Posts Tagged ‘vmware server’
This post is based on insight gained from two of Brian Madden’s posts: A deeper look at VMware’s upcoming bare-metal client hypervisor and Bare-metal client hypervisors are coming — for real this time
Type 1 Hypervisor
Type 1 (or native, bare-metal) hypervisors are software systems that run directly on the host’s hardware to control the hardware and to monitor guest operating-systems. A guest operating system thus runs on another level above the hypervisor. Some examples are VMware ESX, Xen, Microsoft Hyper-V, etc.
Type 1 hypervisors are appropriate when you want to provide the only OS that is used on a client. When a user turns a machine on, he only sees a single OS that looks and feels local.
Type 2 Hypervisor
Type 2 (or hosted) hypervisors are software applications running within a conventional operating-system environment. Considering the hypervisor layer as a distinct software layer, guest operating systems thus run at the third level above the hardware. Some examples are VMware Workstation, VMware Fusion, MED-V, Windows Virtual PC, VirtualBox, Parallels, MokaFive, etc.
Type 2 hypervisors are appropriate when you want a user to have access to their own local desktop OS in addition to the centrally-managed corporate VDI OS. This could be for an employee-owned PCscenario, or it could be a situation where you have contractors, etc., who need access to their personal apps and data in addition to the company’s apps and data.
Over the past 5 years, Type 1 hypervisors are dominantly used in the server market, whereas, Type 2 hypervisors are being used on clients, i.e., desktops and laptops. Recently, the need for a Type 1 hypervisor that runs locally on a client device, called the client hypervisor, has emerged for supporting the Virtual Desktop Infrastructure VDI).
VDI’s promise lies in realizing a significant cost reduction for managing desktops. A client hypervisor is useful because it combines the centralized management of VDI with the performance and flexibility of local computing. It offers several advantages:
- It provides a Hardware Abstraction Layer so that the same virtual disk image can be used on a variety of different devices.
- The devices do not need a “base OS” when the client hypervisor is present. The maintenance overhead of patching a “base OS” frequently on each of the devices is greatly reduced.
- Once a virtual disk image has been provisioned, it runs and the display is driven locally. This frees up the client from the need to support remote display protocols.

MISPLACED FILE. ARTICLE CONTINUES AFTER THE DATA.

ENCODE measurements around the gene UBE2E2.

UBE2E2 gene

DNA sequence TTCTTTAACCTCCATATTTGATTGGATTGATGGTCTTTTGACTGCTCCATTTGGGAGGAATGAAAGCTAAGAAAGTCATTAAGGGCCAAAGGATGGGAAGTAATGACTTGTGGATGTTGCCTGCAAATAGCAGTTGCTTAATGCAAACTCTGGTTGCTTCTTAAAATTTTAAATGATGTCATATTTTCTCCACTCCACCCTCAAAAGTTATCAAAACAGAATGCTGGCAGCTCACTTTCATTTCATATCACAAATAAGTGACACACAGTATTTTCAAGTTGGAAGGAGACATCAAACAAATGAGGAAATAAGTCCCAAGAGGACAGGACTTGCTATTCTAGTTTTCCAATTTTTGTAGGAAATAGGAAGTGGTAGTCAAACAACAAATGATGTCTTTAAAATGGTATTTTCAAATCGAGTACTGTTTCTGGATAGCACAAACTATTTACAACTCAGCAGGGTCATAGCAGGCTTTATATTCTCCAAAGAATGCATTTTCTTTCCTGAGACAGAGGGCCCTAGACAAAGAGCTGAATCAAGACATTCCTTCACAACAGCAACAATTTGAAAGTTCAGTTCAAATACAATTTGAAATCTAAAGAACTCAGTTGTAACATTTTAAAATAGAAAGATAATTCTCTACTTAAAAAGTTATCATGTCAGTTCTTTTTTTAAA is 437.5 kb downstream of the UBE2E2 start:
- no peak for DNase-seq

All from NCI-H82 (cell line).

- It decouples the management of the device from the management of Windows and the user; administrators can spend their time focusing on user needs instead of device maintenance.
Type 1 Server and Client Hypervisors
Server hypervisors are designed to make VMs portable and increasing the utilization of physical hardware. Client hypervisors are intended to increase the manageability of the client device and improve security by separating work and personal VMs.
The bottom line is that even though they’re both called “Type 1” or “bare-metal hypervisors,” there are some philosophical differences in how each came to be. (This could help explain why it has taken over five years to extend the Type 1 hypervisor concept from the server to the desktop.)
|Dimension||Type 1 Server Hypervisor||Type 1 Client Hypervisor|
|Design Goal||Host multiple VMs and make each VM seem like a “real” server on the network.||The user shouldn’t even know that there is a hypervisor or they are using a VM.|
|Virtualization Goal||I/O: Disk and Networking||Native device support that affects user experience, e.g.,
a) GPU and graphics capabilities
b) USB ports and devices
c) Laptop battery and power state
d) Suspend/Hibernate states
|Tuning||Maximum simultaneous network, processor and disk I/O utilization||Graphics, multimedia and wireless connectivity|
|Hardware Support||Narrow set of different preapproved hardware models||Should (ideally) run on just about anything|
|Intrusiveness||Controls most if not all of the hardware platform and devices and provide a near complete emulated and/or para-virtualized device model to the virtual machines running on top||a) Should support full device pass-through to a guest VM.
b) Should also support dynamic assignment and “switching” of devices between different guests
Type 1 Client Hypervisor Vendors
In the Type 1 client hypervisor space, there are Neocleus NeoSphere and Virtual Computer NXTop. There are product announcements from both VMware and Citrix, however, there is no shipping product to date. There is also the Xen Client Initiative – an effort to port the open source Xen hypervisor to the client.
Today, hypervisors are a commodity. While they are indeed foundational technology, they are “out of sight is out of mind”, i.e., most users do not perceive their presence and hence ascribe no/low value for this technology. Hypervisor developers will be hard pressed to build a lasting public company solely based on selling hypervisors.